I knew Ziggy was right, but that didn't make it any easier. He was telling me to change the very blueprint for my vocation. Clifford Brown's mastery of the trumpet had been the pinnacle of my pursuit for more than ten years. To look beyond that was to face the question of whether there was anything inside of me to deliver. It meant letting go of the security of where I was, giving up on all that I had accomplished and the reputation I had worked so hard to achieve. If I began playing what was in me - if there was anything there - wouldn't others then see that all my riffs to this point had never been mine? And what if I didn't measure up? Maybe the best of Nick Reeves would be considered technically sound, but altogether uninspired. How could I go on playing if that was the best I had to offer?

And then there was Maxwell. He'd expect me to play as I always played. Anything different would be risking a lucrative and potentially career-making record deal.

Ziggy and I left the coffee shop and strolled along Lincoln Avenue where I had to slow my pace considerably to keep from getting ahead of him. The sun felt hotter now and I could see the dampness clinging to the back of his shirt. When we reached his apartment building, Ziggy said he would invite me in but needed to get some rest before an afternoon lesson. Then he grabbed me by the arm and said, "Nick, don't quit until you can blow your own horn."

At first I tried to ignore what Ziggy had said. Then I couldn't. On stage the very next night I felt ashamed. I was an impostor - an actor playing a musician. But play from my heart? That meant getting in touch with what was there. Opening up to make myself vulnerable to whatever I found. And I could get hurt. Unbridled music always had a way of making conscious whatever I managed to bury away. No wonder so many jazz musicians turned to smack. There they found the courage to open up and face the void. But drugs were a short cut with consequences. Brownie stayed clean and so would I.

Instead, I stopped listening to Clifford Brown. Didn't want his influence anymore. I put away all my favorite sides and listened to Debussy and Stravinsky - getting back to my classical roots, but only now and then, since I didn't want them to interfere with finding my own voice either. Something in the works of these two composers had made me cry when I first listened to them, back when my father died. They had been part of his collection.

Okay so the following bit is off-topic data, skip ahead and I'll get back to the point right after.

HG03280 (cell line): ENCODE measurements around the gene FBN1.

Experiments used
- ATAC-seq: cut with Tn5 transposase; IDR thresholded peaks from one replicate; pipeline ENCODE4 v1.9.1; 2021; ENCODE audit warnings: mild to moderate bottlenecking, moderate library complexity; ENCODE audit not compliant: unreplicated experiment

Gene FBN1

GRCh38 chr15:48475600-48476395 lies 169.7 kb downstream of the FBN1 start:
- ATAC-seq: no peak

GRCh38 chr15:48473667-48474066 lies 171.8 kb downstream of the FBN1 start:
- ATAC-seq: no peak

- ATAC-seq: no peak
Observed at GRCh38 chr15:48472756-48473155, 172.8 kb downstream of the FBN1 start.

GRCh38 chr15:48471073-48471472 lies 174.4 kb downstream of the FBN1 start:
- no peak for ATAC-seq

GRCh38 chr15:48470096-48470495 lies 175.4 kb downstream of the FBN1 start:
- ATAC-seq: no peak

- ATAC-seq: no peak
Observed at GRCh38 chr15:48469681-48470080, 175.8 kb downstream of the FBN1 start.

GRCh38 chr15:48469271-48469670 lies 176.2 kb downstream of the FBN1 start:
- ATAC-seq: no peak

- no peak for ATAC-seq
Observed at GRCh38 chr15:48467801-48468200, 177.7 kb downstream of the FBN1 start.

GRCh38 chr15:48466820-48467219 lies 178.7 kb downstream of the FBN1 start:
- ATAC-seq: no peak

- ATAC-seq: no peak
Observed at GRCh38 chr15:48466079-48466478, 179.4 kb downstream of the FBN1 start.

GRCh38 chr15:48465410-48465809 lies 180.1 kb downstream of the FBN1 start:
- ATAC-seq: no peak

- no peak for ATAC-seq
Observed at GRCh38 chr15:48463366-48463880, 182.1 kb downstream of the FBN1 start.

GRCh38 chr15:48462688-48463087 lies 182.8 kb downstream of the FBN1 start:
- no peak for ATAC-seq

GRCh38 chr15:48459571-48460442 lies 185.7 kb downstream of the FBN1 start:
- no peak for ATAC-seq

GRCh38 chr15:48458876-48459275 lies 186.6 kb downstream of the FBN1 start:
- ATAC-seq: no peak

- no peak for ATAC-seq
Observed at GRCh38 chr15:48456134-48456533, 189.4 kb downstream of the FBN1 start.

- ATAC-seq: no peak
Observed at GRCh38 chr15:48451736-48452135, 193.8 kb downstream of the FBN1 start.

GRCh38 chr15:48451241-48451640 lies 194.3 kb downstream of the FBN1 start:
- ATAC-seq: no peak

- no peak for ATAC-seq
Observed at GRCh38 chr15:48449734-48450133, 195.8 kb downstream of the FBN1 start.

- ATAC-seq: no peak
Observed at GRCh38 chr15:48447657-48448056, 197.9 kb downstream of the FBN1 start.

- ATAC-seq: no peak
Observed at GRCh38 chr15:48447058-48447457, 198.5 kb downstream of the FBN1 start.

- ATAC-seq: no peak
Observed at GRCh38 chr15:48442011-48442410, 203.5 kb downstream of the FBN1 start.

The next two weeks I played under the 'el' tracks near my apartment with only the accompaniment of rumbling trains coming from behind and in front, forcing me into erratic and chaotic trills. I played without thinking. Just closed my eyes and entered unfamiliar territory, releasing chord progressions and phrasing that felt odd and uncomfortable. I knew my licks were overly sentimental and sophomoric, but I didn't stop or turn back. I just emptied unfiltered what was inside of me until one day I found myself weeping with tears dribbling down my cheeks. I knew I was finished for the day. The feeling was too debilitating. I assumed this was grief for the unrealized potential of Clifford Brown and Ziggy Hines, but later I discovered this was pent-up emotion for my father.

Dad had spent his entire career in painstaking linguistic research, and never received the respect he felt he deserved from the academic community. Claimed it was university politics and died bitter. A heart attack took him away three weeks shy of his fiftieth birthday. Although I knew my father loved me, I couldn't remember a time when he had actually told me so. For that matter, I couldn't think of when I had said it to him either.

After his funeral I threw myself into practice. I found I had little in common with friends anymore. Jazz took over my life in such a fundamental way that I lost touch with everyone except those who also pursued music. Instead of going to high school football games and parties, I went to nightclubs using a fake ID and managed to hear some of the greatest trumpeters still around in the Seventies: Dizzy Gillespie, Freddie Hubbard, and Ziggy Hines.